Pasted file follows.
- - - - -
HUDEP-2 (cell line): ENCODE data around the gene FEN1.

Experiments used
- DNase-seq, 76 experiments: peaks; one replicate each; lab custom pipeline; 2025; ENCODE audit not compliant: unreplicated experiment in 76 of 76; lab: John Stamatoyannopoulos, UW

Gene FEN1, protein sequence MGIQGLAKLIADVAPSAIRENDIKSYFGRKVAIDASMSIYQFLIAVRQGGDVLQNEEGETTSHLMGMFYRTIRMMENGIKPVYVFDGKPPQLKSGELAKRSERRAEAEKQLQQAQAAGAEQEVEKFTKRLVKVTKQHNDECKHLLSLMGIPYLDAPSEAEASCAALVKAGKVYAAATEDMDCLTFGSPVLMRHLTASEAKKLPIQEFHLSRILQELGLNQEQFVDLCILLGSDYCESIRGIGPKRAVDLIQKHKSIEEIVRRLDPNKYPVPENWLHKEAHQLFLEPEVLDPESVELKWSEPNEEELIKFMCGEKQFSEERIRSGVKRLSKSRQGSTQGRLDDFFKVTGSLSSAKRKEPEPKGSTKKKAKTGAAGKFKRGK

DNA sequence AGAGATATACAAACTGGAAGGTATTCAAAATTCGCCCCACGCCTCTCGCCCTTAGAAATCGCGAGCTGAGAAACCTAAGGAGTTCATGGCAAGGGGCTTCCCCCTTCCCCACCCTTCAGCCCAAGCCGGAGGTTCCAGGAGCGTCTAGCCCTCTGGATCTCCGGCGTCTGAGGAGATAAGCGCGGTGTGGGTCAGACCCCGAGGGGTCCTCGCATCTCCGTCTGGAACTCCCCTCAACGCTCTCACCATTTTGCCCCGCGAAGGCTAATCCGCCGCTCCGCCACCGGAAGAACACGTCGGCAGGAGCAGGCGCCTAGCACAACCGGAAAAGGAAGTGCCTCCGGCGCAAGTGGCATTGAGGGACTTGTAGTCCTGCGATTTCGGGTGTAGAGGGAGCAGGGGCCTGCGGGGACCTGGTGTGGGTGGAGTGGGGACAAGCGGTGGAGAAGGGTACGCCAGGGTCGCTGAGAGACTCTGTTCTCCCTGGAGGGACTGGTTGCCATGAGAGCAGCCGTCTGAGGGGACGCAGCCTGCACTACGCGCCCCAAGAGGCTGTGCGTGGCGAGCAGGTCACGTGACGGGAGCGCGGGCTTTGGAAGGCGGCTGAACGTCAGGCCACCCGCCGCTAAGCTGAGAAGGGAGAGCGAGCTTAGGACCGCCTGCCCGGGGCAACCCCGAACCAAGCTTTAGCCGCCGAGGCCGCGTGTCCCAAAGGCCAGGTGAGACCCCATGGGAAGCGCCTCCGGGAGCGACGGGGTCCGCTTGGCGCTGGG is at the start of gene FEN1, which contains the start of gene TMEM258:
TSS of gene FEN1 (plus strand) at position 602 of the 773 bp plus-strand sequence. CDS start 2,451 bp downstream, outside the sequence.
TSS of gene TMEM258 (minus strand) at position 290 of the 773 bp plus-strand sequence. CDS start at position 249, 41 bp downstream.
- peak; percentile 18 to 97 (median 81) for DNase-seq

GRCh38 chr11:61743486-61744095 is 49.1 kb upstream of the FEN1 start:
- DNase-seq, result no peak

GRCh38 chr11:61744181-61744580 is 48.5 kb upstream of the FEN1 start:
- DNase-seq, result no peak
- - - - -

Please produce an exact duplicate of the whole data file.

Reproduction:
HUDEP-2 (cell line): ENCODE data around the gene FEN1.

Experiments used
- DNase-seq, 76 experiments: peaks; one replicate each; lab custom pipeline; 2025; ENCODE audit not compliant: unreplicated experiment in 76 of 76; lab: John Stamatoyannopoulos, UW

Gene FEN1, protein sequence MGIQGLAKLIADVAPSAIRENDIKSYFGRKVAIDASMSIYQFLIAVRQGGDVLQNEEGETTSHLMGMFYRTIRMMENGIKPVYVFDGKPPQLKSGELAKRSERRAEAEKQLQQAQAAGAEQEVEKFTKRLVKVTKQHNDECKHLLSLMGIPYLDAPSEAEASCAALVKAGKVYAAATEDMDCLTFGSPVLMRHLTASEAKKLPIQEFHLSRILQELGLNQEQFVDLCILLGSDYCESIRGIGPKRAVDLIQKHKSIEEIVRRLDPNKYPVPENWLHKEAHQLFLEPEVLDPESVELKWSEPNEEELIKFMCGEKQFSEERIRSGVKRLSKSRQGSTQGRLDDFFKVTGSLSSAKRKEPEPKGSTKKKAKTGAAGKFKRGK

DNA sequence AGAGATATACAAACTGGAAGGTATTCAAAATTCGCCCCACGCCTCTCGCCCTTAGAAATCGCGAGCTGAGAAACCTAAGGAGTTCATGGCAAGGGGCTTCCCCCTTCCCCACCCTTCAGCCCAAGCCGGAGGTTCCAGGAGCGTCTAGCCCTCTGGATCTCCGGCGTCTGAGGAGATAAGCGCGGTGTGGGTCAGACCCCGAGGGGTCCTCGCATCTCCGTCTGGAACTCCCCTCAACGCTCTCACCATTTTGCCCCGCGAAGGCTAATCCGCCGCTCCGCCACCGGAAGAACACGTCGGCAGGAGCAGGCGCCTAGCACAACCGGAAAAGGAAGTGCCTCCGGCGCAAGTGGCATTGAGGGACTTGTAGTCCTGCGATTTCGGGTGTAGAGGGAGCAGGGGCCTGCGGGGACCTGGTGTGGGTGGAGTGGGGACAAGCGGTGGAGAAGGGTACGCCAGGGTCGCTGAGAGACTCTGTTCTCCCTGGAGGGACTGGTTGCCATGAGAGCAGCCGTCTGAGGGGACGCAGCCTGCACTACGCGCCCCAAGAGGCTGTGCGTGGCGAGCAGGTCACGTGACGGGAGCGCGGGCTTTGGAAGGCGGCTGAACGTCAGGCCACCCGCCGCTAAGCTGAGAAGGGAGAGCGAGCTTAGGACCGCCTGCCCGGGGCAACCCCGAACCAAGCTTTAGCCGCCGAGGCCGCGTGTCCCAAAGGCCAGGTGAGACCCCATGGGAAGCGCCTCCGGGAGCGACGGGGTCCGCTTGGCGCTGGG is at the start of gene FEN1, which contains the start of gene TMEM258:
TSS of gene FEN1 (plus strand) at position 602 of the 773 bp plus-strand sequence. CDS start 2,451 bp downstream, outside the sequence.
TSS of gene TMEM258 (minus strand) at position 290 of the 773 bp plus-strand sequence. CDS start at position 249, 41 bp downstream.
- peak; percentile 18 to 97 (median 81) for DNase-seq

GRCh38 chr11:61743486-61744095 is 49.1 kb upstream of the FEN1 start:
- DNase-seq, result no peak

GRCh38 chr11:61744181-61744580 is 48.5 kb upstream of the FEN1 start:
- DNase-seq, result no peak